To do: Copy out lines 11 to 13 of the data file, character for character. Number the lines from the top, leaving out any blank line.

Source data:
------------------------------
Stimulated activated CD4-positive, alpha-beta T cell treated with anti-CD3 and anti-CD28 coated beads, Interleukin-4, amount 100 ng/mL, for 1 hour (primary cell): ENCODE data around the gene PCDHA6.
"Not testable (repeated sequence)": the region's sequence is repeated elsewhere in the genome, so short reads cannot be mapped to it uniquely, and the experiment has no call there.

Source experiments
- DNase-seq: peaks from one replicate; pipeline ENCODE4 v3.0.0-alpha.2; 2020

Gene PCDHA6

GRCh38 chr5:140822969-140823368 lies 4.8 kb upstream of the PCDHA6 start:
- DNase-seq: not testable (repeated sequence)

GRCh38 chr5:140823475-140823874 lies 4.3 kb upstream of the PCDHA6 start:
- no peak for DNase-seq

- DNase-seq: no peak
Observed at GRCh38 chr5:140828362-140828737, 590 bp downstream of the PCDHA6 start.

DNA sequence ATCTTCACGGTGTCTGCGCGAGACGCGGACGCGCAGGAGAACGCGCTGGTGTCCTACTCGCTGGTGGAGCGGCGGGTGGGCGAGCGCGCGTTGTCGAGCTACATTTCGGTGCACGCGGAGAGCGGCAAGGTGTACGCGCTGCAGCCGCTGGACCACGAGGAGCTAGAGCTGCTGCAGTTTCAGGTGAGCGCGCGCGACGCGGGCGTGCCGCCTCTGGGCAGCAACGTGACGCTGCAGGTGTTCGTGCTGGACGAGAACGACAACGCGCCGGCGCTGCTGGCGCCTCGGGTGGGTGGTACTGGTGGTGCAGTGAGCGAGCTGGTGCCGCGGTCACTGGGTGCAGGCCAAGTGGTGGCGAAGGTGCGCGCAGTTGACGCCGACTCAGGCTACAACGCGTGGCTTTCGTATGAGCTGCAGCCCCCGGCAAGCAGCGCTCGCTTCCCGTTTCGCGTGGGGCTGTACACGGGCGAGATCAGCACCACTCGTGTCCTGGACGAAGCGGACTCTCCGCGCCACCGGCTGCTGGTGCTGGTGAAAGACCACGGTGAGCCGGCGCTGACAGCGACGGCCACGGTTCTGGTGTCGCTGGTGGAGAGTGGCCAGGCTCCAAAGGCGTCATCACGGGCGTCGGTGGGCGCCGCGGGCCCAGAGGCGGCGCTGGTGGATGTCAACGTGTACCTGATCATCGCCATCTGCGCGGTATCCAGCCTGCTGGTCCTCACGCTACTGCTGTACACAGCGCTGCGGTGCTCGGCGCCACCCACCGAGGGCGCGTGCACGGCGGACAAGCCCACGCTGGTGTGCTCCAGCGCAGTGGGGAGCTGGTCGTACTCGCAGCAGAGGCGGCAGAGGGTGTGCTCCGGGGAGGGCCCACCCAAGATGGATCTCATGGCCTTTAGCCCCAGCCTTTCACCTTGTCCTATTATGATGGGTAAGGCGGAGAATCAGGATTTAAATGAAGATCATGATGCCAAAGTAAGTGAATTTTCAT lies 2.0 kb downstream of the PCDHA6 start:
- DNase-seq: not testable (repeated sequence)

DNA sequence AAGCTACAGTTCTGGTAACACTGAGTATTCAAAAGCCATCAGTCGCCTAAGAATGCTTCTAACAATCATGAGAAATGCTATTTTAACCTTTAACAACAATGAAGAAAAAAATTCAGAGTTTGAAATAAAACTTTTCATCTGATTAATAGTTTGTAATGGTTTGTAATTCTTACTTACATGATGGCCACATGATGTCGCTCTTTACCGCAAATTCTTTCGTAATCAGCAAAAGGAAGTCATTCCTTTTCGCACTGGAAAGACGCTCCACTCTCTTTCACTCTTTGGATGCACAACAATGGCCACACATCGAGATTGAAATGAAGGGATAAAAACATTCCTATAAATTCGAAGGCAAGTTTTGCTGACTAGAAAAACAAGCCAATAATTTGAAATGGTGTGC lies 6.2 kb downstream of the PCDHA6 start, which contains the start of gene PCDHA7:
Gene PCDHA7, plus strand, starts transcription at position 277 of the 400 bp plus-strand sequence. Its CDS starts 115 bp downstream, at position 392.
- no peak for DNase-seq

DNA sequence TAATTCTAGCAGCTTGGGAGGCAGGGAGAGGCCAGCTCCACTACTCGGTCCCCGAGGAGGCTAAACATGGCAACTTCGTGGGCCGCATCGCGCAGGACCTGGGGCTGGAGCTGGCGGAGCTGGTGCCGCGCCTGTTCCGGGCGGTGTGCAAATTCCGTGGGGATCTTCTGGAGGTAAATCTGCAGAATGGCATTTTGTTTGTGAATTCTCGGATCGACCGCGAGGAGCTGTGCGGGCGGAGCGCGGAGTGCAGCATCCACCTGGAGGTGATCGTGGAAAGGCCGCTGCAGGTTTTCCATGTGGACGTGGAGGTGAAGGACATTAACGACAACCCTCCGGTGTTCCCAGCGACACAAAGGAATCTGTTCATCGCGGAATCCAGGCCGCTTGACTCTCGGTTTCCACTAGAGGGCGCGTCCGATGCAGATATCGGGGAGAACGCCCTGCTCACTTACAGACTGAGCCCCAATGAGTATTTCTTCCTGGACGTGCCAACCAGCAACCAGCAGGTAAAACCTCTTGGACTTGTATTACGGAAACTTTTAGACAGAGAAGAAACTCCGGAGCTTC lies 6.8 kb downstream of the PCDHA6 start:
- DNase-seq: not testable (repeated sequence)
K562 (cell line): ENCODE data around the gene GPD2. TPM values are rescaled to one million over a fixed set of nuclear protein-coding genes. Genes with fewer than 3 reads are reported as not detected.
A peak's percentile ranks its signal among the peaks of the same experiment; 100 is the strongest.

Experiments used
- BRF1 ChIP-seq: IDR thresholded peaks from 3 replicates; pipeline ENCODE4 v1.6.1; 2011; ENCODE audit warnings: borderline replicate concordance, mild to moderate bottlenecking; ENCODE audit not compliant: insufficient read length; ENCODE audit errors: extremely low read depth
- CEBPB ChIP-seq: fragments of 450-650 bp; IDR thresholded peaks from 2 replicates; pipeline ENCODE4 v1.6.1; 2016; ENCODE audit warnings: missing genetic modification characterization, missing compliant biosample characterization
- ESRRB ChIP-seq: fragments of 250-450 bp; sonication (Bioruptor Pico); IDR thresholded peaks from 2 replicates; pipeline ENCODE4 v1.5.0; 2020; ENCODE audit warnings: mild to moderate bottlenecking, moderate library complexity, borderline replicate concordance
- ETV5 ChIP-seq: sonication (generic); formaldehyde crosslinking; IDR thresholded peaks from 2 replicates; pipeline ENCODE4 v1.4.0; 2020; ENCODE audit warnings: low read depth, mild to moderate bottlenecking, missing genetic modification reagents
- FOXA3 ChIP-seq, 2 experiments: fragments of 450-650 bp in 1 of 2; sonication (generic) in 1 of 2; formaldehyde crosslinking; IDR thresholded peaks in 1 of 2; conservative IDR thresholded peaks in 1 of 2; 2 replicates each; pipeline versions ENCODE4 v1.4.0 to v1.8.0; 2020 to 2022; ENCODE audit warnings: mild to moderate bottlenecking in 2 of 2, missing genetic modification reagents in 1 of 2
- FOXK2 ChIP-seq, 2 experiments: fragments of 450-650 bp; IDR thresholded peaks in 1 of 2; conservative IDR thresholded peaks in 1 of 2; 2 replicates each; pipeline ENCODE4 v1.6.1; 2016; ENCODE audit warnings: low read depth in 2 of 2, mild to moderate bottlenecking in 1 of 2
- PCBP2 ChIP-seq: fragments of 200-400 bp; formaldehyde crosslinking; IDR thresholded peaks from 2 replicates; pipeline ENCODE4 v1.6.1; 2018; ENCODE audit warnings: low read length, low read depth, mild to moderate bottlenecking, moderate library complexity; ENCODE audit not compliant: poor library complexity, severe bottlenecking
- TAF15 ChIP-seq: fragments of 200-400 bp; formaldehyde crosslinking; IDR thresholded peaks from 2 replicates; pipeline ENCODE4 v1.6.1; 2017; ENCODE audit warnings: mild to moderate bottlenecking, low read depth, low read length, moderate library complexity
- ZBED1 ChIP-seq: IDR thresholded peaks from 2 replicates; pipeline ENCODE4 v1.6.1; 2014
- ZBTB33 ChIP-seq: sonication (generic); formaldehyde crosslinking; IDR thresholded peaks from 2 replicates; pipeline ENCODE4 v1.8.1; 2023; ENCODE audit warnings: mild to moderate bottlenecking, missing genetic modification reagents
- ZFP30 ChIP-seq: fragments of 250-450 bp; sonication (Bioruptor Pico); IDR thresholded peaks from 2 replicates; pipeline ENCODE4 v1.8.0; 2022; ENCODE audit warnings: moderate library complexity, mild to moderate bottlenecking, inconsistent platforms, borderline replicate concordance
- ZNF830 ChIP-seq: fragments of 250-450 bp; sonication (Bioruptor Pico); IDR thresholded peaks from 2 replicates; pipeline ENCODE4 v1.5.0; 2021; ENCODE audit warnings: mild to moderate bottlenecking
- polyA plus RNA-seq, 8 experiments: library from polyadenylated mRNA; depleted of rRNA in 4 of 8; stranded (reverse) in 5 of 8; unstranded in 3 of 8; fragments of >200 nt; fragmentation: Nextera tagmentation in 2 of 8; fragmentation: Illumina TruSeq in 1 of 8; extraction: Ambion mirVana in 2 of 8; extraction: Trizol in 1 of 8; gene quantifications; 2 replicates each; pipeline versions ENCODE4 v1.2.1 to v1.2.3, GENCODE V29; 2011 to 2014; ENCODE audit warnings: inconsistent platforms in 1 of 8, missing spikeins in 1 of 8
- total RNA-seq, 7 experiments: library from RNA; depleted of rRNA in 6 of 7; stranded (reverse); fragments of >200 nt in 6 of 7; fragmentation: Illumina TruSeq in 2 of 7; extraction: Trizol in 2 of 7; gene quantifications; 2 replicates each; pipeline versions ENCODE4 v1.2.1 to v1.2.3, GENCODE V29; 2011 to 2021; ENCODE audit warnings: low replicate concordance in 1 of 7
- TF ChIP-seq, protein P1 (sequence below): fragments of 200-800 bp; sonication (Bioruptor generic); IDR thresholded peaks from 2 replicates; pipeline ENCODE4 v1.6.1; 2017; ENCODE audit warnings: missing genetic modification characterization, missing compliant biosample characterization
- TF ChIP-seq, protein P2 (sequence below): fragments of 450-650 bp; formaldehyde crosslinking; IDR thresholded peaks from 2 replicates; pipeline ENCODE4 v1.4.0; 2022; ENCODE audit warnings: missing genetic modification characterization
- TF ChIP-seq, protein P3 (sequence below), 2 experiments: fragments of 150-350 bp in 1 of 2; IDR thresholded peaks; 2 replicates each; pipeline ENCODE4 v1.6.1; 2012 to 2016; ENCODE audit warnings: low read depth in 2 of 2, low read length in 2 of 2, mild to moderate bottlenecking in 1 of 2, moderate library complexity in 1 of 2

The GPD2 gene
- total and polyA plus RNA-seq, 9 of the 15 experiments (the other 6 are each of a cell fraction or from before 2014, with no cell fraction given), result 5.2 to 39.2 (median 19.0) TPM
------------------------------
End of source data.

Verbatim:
Observed at GRCh38 chr5:140828362-140828737, 590 bp downstream of the PCDHA6 start.

DNA sequence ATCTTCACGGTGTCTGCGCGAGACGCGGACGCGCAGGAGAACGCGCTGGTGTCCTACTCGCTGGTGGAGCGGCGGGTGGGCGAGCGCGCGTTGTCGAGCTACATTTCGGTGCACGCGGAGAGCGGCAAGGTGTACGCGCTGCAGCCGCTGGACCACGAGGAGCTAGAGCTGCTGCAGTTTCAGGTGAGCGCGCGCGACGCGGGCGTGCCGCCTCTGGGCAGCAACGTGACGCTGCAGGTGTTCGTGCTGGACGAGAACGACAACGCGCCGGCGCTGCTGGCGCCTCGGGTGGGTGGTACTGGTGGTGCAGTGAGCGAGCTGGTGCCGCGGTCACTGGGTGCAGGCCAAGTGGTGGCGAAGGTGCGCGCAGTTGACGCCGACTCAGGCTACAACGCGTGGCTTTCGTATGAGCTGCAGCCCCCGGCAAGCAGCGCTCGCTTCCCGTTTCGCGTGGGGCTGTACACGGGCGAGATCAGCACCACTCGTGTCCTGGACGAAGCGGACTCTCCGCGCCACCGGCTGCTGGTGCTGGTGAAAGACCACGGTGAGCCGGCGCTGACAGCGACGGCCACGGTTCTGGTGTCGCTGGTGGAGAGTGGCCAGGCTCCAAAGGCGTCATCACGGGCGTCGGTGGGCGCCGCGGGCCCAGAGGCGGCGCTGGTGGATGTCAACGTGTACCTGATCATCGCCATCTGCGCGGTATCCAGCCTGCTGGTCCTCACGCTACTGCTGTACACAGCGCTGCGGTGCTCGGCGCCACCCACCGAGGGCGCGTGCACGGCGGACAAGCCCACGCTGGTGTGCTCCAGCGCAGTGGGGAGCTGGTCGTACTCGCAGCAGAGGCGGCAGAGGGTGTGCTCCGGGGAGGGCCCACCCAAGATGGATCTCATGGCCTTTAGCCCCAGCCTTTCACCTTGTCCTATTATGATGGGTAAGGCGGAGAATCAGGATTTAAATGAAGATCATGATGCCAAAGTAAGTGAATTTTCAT lies 2.0 kb downstream of the PCDHA6 start:
- DNase-seq: not testable (repeated sequence)